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Case Law is a sample selection from the weekly summaries of notable unreported civil and criminal court decisions published in Law Times newspaper.

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Criminal Law

Charter of Rights and Freedoms

Right to be tried within reasonable time [s. 11(b)]

Crown appeal from stay of proceedings based on pre-charge delay dismissed.

Crown’s appeal from decision granting accused stay of proceedings based on pre-charge delay was dismissed. Crown appealed. Appeal allowed. Majority agreed substantially with dissenting reasons of appellate level.
R. v. Hunt (2017), 2017 CarswellNfld 171, 2017 CarswellNfld 172, 2017 SCC 25, 2017 CSC 25, Abella J., Moldaver J., Karakatsanis J., Wagner J., Gascon J., Côté J., and Brown J. (S.C.C.); reversed (2016), 2016 CarswellNfld 425, 2016 NLCA 61, B.G. Welsh J.A., M.H. Rowe J.A., and L.R. Hoegg J.A. (N.L. C.A.).

Criminal Law

Post-trial procedure

Release pending appeal

Bail pending appeal for person convicted of murder was not restricted by Parliament

Accused was convicted of second degree murder of his father. Appeal judge dismissed accused’s application for release pending his appeal under public interest criterion in s. 679(3)(c) of Criminal Code. Court of Appeal review panel dismissed accused’s application for review under s. 680(1) of Code and found no material error or unreasonableness in appeal judge’s decision. Accused appealed. Appeal allowed. Appeal was heard on merits despite mootness. Guidance was given on public interest criterion and on standard of review by review panel. Detaining accused on public interest criterion was unwarranted in circumstances. Appeal judge made material legal error that affected outcome, and review panel erred in failing to intervene. Aside from seriousness of offence, accused presented as ideal candidate for bail. Parliament did not restrict availability of bail pending appeal for persons convicted of murder. Appeal judge found that there were no public safety or flight risk concerns and that grounds of appeal were arguable. Appeal judge overlooked important finding made by trial judge, that accused’s crime gravitated toward offence of manslaughter, which reduced his degree of moral blameworthiness, attenuating seriousness of crime and enforceability interest. Cumulative effect of considerations favoured release. Appeal judge erred by not applying correct test of “not frivolous” in assessing strength of accused’s appeal by wanting something more than clearly arguable grounds of appeal.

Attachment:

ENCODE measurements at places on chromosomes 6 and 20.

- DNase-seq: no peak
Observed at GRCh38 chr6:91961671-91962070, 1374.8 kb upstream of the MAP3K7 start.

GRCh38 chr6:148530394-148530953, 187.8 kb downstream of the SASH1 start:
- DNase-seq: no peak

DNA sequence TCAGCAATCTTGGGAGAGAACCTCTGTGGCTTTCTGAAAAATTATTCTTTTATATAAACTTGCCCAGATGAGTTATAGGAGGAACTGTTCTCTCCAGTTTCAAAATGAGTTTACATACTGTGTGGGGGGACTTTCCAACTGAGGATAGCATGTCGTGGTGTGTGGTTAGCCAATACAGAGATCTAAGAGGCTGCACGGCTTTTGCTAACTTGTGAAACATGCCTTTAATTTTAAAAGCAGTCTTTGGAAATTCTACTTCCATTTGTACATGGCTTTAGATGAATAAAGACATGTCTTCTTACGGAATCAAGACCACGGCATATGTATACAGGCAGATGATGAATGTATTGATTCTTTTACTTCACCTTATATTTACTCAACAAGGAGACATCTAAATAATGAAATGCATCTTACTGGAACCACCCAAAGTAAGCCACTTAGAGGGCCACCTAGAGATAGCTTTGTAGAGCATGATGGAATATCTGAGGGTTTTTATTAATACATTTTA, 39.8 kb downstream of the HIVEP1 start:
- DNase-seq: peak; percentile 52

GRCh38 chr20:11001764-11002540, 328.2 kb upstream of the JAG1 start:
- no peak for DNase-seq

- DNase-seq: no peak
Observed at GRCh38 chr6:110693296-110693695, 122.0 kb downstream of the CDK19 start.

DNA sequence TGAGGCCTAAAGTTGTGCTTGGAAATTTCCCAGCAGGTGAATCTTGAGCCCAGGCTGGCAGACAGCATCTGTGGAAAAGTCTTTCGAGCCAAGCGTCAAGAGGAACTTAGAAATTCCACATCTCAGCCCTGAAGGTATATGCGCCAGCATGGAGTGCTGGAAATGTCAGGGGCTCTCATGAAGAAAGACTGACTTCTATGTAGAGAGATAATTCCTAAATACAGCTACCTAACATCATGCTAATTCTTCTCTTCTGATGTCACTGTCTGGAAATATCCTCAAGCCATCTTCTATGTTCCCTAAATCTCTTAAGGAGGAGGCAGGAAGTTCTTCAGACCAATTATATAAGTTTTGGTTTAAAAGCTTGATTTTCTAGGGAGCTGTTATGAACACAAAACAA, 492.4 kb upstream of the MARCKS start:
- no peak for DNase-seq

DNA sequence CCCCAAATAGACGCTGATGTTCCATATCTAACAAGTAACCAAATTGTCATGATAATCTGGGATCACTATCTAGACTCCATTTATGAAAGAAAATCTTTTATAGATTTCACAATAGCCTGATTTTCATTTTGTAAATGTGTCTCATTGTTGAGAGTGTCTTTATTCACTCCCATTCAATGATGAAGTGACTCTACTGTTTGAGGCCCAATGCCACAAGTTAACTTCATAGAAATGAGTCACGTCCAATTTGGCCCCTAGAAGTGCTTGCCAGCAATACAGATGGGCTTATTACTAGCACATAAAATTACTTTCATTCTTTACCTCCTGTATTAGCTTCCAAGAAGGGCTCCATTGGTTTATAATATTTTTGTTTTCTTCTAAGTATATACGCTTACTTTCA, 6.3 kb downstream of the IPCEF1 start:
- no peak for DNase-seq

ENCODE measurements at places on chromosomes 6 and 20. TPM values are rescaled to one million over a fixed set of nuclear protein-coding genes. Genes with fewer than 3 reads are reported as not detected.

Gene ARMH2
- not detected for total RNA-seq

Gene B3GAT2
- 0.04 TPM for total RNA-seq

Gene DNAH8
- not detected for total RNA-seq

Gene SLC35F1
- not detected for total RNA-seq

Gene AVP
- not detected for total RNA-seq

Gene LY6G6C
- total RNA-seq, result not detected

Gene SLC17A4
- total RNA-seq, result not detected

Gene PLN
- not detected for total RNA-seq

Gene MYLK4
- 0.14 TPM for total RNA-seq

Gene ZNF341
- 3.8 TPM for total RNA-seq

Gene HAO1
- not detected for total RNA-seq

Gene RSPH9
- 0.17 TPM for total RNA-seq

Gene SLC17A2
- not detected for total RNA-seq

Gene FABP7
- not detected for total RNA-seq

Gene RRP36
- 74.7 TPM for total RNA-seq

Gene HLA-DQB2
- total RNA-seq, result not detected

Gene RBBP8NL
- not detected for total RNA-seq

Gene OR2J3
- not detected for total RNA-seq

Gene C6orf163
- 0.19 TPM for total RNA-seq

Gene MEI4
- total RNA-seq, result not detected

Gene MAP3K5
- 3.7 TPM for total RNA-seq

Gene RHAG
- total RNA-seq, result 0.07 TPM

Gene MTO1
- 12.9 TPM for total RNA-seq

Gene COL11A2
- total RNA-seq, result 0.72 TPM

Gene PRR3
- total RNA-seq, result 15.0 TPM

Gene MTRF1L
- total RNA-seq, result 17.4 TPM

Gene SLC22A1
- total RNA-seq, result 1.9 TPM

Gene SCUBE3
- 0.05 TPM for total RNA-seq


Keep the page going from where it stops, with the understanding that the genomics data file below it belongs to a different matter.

R. v. Oland (2017), 2017 CarswellNB 115, 2017 CarswellNB 116, 2017 SCC 17, 2017 CSC 17, McLachlin C.J.C., Abella J., Moldaver J., Karakatsanis J., Wagner J., Gascon J., Côté J., Brown J., and Rowe J. (S.C.C.); reversed (2016), 2016 CarswellNB 126, 2016 CarswellNB 127, 2016 NBCA 15, J. Ernest Drapeau C.J.N.B., M.E.L. Larlee J.A., and Kathleen A. Quigg J.A. (N.B. C.A.).

Criminal Law

Charter of Rights and Freedoms

Charter remedies [s. 24]

Police entry into accused’s residence was not justified by exigent circumstances

Officers saw handguns and drugs in plain view after being invited into apartment, and obtained search warrant. Trial judge concluded that police had grounds to obtain search warrant and since it was impracticable to obtain search warrant exigent circumstances under s. 11(7) of Controlled Drugs and Substances Act existed. Accused was convicted of possession of drugs, possession for purpose of trafficking, and unlawful possession of firearms. Accused’s appeal on ground that trial judge erred in admitting evidence was dismissed. Accused appealed to Supreme Court of Canada. Appeal allowed. Police entry into the accused’s residence not justified by exigent circumstances making it impracticable to obtain warrant. Nature of Charter-infringing state conduct was sufficiently serious to favour exclusion of evidence obtained as a result. Importance of ensuring that such conduct is not condoned by court favoured exclusion. If situation was not serious enough to arrest and apply for warrant, then not serious enough to intrude into private residence without warrant.